I spent a very memorable semester at TONA as a part of my Erasmus Mundus MSc in Photonics course.
The development of nonlinear optical devices has greatly benefited from the emergence of strongly confining waveguide structures which deliver the high optical intensities needed for establishing efficient nonlinear interactions. Besides glass-based optical fibers, also on-chip waveguide structures such as nano-scale silicon waveguides have boosted the efficiency of, amongst others, nonlinear Raman scattering and four-wave mixing experiments. As such, researchers have been able to realize high-performance on-chip broadband light sources and wavelength conversion devices with application domains ranging from optical signal processing to biophotonics. Although silicon-based photonic components are very promising because of their integration potentialities with silicon electronics, the strong optical losses in silicon in the near-infrared made researchers consider also other nonlinear materials to develop such on-chip nonlinear devices.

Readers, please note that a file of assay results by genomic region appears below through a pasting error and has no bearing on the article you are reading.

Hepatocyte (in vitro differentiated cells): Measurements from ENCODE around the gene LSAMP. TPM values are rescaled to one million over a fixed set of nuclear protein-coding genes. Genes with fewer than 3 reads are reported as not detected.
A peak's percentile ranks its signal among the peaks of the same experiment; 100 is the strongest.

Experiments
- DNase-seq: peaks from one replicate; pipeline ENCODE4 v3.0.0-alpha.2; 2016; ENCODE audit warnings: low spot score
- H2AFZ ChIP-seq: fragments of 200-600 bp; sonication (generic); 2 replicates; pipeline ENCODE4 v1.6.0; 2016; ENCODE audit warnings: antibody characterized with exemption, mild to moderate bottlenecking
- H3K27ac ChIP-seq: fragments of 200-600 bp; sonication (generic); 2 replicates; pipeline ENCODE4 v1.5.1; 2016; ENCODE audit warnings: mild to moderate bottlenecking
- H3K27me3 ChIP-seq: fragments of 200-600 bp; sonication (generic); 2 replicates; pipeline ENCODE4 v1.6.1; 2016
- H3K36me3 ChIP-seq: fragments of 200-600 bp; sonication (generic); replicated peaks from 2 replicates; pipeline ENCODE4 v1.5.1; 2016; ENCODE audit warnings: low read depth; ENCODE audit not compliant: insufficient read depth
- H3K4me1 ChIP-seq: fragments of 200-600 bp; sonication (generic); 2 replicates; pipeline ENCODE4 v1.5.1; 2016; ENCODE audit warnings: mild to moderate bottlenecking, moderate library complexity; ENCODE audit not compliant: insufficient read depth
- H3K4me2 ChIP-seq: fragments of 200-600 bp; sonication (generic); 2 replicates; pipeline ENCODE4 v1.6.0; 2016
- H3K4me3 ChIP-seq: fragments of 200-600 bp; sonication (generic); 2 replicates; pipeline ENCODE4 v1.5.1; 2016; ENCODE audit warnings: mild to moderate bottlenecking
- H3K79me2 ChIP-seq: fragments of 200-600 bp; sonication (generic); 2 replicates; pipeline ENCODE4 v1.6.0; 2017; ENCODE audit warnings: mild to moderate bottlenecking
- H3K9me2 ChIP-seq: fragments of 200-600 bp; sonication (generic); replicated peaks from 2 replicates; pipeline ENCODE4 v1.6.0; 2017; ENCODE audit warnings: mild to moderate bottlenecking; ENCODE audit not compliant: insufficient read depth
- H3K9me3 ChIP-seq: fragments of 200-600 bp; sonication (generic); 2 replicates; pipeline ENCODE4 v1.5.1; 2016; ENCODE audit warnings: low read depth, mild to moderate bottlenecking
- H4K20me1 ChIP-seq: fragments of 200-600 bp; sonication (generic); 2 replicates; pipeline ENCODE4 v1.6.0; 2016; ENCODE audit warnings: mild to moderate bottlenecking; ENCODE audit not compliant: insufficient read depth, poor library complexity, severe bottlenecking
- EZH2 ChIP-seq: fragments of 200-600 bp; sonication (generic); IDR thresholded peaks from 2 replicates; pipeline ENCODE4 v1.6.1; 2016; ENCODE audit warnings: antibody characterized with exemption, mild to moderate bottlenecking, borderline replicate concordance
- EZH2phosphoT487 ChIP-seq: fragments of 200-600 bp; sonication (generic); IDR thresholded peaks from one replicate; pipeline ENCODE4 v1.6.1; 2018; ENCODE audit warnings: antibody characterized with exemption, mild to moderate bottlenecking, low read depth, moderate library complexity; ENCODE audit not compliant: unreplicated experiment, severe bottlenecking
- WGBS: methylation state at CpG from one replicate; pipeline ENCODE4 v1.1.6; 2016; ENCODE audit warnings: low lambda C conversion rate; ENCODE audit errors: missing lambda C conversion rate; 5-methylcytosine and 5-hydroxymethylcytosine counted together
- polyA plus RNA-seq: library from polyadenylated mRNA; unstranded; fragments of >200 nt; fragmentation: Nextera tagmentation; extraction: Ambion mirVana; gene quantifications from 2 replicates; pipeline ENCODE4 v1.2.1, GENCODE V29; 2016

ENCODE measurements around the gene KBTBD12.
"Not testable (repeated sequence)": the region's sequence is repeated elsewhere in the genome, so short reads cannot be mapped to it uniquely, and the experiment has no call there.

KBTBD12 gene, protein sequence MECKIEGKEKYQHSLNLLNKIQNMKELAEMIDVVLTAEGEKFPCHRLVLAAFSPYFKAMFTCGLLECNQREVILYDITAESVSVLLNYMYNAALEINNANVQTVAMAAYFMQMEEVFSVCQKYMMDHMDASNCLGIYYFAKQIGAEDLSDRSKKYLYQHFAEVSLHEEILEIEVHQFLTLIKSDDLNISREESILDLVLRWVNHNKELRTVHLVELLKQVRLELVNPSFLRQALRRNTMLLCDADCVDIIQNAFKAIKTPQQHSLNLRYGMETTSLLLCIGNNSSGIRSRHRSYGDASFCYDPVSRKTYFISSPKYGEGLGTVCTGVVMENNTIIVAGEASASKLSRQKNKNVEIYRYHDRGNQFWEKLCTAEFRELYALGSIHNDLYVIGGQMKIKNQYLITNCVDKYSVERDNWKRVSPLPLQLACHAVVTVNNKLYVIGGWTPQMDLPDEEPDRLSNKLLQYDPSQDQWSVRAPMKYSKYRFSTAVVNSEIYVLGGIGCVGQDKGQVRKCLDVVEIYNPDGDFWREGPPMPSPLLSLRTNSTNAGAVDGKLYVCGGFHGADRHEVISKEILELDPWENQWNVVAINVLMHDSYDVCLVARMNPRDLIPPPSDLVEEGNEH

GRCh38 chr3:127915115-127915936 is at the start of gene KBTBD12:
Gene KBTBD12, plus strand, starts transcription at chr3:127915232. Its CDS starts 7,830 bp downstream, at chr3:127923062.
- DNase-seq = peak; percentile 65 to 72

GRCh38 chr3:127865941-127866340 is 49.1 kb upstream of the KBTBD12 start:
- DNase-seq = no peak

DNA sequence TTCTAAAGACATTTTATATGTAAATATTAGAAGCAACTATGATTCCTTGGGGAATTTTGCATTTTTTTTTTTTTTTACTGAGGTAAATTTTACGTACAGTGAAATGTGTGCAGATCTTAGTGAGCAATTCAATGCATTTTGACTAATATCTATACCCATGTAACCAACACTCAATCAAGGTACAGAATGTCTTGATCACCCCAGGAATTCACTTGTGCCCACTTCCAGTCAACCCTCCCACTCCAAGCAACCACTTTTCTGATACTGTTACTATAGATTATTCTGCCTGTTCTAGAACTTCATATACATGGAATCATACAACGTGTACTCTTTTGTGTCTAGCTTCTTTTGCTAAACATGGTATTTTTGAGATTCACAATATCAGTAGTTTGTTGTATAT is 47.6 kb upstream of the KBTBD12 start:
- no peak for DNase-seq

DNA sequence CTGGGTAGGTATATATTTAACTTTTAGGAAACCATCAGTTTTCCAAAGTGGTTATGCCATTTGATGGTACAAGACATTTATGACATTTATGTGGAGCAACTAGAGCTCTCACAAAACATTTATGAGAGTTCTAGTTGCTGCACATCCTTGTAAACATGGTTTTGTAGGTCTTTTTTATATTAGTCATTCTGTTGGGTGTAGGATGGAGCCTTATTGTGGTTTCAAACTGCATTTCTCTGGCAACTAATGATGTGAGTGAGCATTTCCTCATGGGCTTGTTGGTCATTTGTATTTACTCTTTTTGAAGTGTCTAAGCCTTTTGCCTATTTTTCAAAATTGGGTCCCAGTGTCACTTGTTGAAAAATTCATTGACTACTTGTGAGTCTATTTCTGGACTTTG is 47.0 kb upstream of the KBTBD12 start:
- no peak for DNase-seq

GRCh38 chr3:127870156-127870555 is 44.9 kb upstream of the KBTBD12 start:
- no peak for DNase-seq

The goal of this master thesis is to model the nonlinear effects in waveguides based on ‘novel’ nonlinear materials with great promise for on-chip integration. Through these investigations you will gain physical insight in the complex but versatile nonlinear behavior of these novel materials, and as such work towards new nonlinear devices.
Figure: Strongly confining waveguide structures made of various materials
Goals of the work:
Link to webpage or article related to the subject : http://www.opticsinfobase.org/oe/abstract.cfm?URI=oe-18-3-1904
VUB - Campus Etterbeek
Building F - 9th floor